For transparency, scalability, availability and manageability, LVS is designed around a three-tier architecture, as illustrated in next figure
The load balancer, servers, and shared storage are usually connected by a high-speed network, such as 100 Mbps Ethernet or Gigabit Ethernet, so that the intranetwork does not become a bottleneck of the system as the cluster grows.
IPVS modifies the TCP/IP stack inside the Linux kernel to support IP load balancing technologies
Three ways to balance load
IPVS supports following three ways to balance loads:
Virtual Server via NAT (VS/NAT)
Virtual Server via Tunneling (VS/TUN)
Virtual Server via Direct Routing (VS/DR)
Virtual Server via NAT (VS/NAT)
When a user accesses a virtual service provided by the server cluster, a request packet destined for the virtual IP address (the IP address to accept requests for virtual service) arrives at the load balancer.
The load balancer examines the packet's destination address and port number. If they match a virtual service in the virtual server rule table, a real server is selected from the cluster by a scheduling algorithm and the connection is added to hash table that records connections. Then, the destination address and the port of the packet are rewritten to those of the selected server, and the packet is forwarded to the server. When an incoming packet belongs to an established connection, the connection can be found in the hash table and the packet is rewritten and forwarded to the right server.
The request is processed by one of the physical servers.
When response packets come back, the load balancer rewrites the source address and port of the packets to those of the virtual service. When a connection terminates or timeouts, the connection record is removed from the hash table.
A reply is sent back to the user.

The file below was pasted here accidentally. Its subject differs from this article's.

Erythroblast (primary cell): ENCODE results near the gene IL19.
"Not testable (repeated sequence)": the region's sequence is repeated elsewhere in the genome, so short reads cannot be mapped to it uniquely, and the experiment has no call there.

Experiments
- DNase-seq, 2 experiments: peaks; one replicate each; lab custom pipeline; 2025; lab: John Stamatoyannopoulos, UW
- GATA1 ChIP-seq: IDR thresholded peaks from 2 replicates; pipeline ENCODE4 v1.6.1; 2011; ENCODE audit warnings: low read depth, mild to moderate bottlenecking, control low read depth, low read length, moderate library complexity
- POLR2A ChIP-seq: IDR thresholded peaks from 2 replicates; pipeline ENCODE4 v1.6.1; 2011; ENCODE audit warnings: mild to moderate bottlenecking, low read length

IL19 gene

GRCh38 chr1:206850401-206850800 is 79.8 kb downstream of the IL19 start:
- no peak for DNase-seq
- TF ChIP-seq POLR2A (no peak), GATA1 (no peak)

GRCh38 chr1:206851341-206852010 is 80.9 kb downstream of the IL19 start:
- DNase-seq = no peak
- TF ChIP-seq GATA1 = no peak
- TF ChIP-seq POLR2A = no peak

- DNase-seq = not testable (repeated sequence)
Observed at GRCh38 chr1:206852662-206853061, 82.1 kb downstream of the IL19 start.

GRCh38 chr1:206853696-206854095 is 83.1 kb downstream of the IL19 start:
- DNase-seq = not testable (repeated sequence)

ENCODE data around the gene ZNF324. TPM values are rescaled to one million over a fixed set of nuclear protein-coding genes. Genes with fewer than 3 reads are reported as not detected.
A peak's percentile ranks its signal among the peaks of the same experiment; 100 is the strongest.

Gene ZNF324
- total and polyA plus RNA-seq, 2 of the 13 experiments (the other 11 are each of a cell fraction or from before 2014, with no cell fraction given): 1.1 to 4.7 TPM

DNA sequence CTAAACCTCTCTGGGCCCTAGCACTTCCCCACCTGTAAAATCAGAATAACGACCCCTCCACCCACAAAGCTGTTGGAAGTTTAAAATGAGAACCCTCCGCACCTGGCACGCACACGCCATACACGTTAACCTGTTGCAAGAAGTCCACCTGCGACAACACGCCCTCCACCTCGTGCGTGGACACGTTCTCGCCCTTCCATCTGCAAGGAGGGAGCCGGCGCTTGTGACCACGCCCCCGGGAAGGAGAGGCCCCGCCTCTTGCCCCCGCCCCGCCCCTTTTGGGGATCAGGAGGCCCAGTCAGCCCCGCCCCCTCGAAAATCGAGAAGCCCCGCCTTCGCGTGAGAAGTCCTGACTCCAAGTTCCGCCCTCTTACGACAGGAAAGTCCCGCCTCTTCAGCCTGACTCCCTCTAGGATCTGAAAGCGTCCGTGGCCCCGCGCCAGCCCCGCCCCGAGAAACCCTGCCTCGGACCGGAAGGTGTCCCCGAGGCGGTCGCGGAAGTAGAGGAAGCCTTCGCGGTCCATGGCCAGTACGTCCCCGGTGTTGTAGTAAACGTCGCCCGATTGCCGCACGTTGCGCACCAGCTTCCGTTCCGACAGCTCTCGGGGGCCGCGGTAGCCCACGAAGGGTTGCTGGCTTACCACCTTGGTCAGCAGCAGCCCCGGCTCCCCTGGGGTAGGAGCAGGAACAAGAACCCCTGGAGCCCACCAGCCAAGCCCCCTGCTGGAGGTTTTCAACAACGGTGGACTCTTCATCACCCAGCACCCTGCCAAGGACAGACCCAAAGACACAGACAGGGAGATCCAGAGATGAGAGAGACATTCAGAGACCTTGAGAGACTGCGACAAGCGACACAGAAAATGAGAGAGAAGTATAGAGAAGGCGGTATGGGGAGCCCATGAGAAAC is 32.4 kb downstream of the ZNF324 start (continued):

An example of Virtual Server via Nat
Packet rewriting flow
The incoming packet for web service:
The load balancer will choose a real server and rewritten forwards the packet to it:
Replies get back to the load balancer:
The packet is rewritten and forwarded back to the client
VS-NAT advantages and disadvantages
Real servers can run any OS that supports TCP/IP
Only an IP address is needed for the load balancer, real servers can use private IP address
The maximum number of server nodes is limited, because both request and response packers are rewritten by the load balancer. When the number of server nodes increase up to 20, the load balancer will probably become a new bottleneck
Virtual Server via IP Tunneling (VS/TUN)
IP tunneling (also called IP encapsulation ) is a technique to encapsulate IP datagrams within IP datagrams, which allows datagrams destined for one IP address to be wrapped and redirected to another IP address.
This technique can also be used to build a virtual server: the load balancer tunnels the request packets to the different servers, the servers process the requests, and return the results to the clients directly. Thus, the service appears as a virtual service on a single IP address.
VS-TUN advantages and disadvantages
Real servers send response packets to client directly, which can follow different network routes
Real servers can be in different networks, LAN/WAN
Greatly increasing the scalability of Virtual Server
Real server must support IP tunneling protocol
Virtual Server via Direct Routing (VS/DR)
The load balancer and the real servers must have one of their interfaces physically linked by an uninterrupted segment of LAN such as an Ethernet switch.
The virtual IP address is shared by real servers and the load balancer.
Each real server has a non-ARPing, loopback alias interface configured with the virtual IP address, and the load balancer has an interface configured with the virtual IP address to accept incoming packets.
The workflow of VS/DR is similar to that of VS/NAT or VS/TUN. In VS/DR, the load balancer directly routes a packet to the selected server (the load balancer simply changes the MAC address of the data frame to that of the server and retransmits it on the LAN).
When the server receives the forwarded packet, the server determines that the packet is for the address on its loopback alias interface, processes the request, and finally returns the result directly to the user.
VS-DR advantages and disadvantages
Real servers send response packets to clients directly, which can follow different network routes
No tunneling overhead
Servers must have non-arp alias interface
The load balancer and server must have one of their interfaces in the same LAN segment
Comparison Note: those numbers are estimated based on the assumption that load balancer and backend servers have the same hardware configuration.
The LocalNode feature
In a virtual server of only a few nodes(2,3 or more), it is a resource waste if the load balancer is only used to direct packets.
The LocalNode feature enable that the load balancer not only can redirect packets, but also can process some packets locally